LINNAEUS, Carolus. Hortus cliffortianus. Amsterdam, 1737 [i.e., 1738].
2o (418 x 251 mm). Half-title, engraved allegorical frontispiece of the Hortus Cliffortianus by and after Jan Wandelaar, title printed in red and black, engraved title vignette, Wandelaar's 1-p. explanation of the frontispiece, Linnaeus' dedications to George Clifford and to the "botanical reader," the dedications dated from Hartekamp, 30 July 1737. 36 engraved plates (plate 32 misbound), 28 by Wandelaar, of which 20 after G. D. Ehret (some occasional pale dampstaining and spotting). Contemporary mottled calf, spine gilt, morocco spine label (front joint split, label chipped, wear at extremities). Provenance: Massachusetts Horticultural Society, Stickney Fund (bookplate).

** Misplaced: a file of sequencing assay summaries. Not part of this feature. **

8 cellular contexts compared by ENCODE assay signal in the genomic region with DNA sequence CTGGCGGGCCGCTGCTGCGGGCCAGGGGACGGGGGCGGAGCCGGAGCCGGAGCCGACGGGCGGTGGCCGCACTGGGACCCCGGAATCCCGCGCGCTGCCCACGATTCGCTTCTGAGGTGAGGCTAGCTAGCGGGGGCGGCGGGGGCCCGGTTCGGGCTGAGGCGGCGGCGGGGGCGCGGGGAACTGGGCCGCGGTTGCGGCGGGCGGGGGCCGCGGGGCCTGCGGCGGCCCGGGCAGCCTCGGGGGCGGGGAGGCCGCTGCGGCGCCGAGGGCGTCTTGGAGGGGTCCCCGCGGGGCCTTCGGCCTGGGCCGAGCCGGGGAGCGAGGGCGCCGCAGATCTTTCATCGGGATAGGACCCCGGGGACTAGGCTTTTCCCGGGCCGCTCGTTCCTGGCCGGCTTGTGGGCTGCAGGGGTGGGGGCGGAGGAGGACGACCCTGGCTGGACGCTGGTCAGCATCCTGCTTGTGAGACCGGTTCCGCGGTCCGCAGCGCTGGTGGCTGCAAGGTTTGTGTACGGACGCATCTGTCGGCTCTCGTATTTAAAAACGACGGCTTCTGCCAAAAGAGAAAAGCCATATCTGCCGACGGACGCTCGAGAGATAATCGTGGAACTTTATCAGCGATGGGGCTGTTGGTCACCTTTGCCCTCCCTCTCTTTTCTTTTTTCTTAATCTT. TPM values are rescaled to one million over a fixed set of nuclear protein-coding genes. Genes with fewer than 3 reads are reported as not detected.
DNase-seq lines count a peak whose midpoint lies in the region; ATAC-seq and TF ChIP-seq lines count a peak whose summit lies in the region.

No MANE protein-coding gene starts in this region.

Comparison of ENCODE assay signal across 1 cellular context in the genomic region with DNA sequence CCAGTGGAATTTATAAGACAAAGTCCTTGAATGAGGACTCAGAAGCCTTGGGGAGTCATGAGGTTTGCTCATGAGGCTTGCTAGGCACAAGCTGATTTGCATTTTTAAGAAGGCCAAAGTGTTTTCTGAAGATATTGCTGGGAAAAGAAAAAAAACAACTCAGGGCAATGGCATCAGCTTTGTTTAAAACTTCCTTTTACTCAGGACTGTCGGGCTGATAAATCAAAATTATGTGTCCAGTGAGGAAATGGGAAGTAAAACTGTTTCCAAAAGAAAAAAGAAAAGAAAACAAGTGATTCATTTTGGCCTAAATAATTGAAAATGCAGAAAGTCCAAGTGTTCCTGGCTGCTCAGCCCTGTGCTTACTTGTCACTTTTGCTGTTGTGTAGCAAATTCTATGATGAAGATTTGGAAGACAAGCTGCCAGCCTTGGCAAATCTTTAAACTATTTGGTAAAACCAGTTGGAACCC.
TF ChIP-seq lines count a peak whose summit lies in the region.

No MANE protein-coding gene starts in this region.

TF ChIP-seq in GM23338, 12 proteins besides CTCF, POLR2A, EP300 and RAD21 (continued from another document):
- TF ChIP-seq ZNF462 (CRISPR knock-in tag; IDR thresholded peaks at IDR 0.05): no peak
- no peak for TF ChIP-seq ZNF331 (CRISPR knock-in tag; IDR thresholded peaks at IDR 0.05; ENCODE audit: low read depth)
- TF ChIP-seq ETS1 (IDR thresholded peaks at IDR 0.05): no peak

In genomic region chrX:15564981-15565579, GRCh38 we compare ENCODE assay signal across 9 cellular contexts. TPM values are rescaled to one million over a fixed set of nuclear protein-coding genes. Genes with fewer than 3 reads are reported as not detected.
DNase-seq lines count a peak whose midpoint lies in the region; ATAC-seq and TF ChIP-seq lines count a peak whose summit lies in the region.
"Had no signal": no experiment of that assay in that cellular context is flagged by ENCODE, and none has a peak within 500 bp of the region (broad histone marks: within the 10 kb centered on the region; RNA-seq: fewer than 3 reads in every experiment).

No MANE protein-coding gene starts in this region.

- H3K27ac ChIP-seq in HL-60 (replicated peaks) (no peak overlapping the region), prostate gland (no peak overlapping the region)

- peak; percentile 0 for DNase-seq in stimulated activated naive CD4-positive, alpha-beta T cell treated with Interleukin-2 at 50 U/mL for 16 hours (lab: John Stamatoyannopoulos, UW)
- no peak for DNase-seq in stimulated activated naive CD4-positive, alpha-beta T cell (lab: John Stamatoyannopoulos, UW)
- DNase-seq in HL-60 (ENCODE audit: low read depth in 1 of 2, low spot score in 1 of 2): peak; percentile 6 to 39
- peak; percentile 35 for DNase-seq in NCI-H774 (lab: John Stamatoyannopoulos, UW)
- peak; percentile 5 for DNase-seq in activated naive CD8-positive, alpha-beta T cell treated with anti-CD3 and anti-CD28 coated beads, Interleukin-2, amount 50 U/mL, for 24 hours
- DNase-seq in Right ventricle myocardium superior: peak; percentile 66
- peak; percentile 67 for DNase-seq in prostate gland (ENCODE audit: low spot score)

FIRST EDITION of Linnaeus' first detailed catalogue of cultivated plants. During the three years that Linnaeus spent in Holland in 1735-38, staying mostly with the wealthy Anglo-Dutch banker George Clifford (1685-1760) at his estate at Hartekamp, near Haarlem, he produced an astonishing body of work, the most important of which were his Systema naturae (1735), in which he presented his new system of the plant, animal and mineral kingdoms; the Fundamenta botanica, in which he set forth his theory for systematic botany; the Genera plantarum, containing short descriptions of all 935 plant genera known at the time; and the Bibliotheca botanica, a comprehensive list of botanical literature. Published at Clifford's expense, the Hortus Cliffortianus contains Linnaeus' definitions and synonyms for the numerous species in Clifford's incomparable botanical gardens, which Clifford had placed under Linnaeus' direction. Linnaeus used the work extensively to provide examples for his monumental Species plantarum (1753). Wandelaar's engravings, most after designs by Georg Dionysius Ehret, make this Linnaeus' only truly beautiful publication. Dunthorne 186; Hunt 504; Nissen BBI 1215; Norman 1358; Stafleu & Cowan TL-2 4719; Wellcome III, p. 552.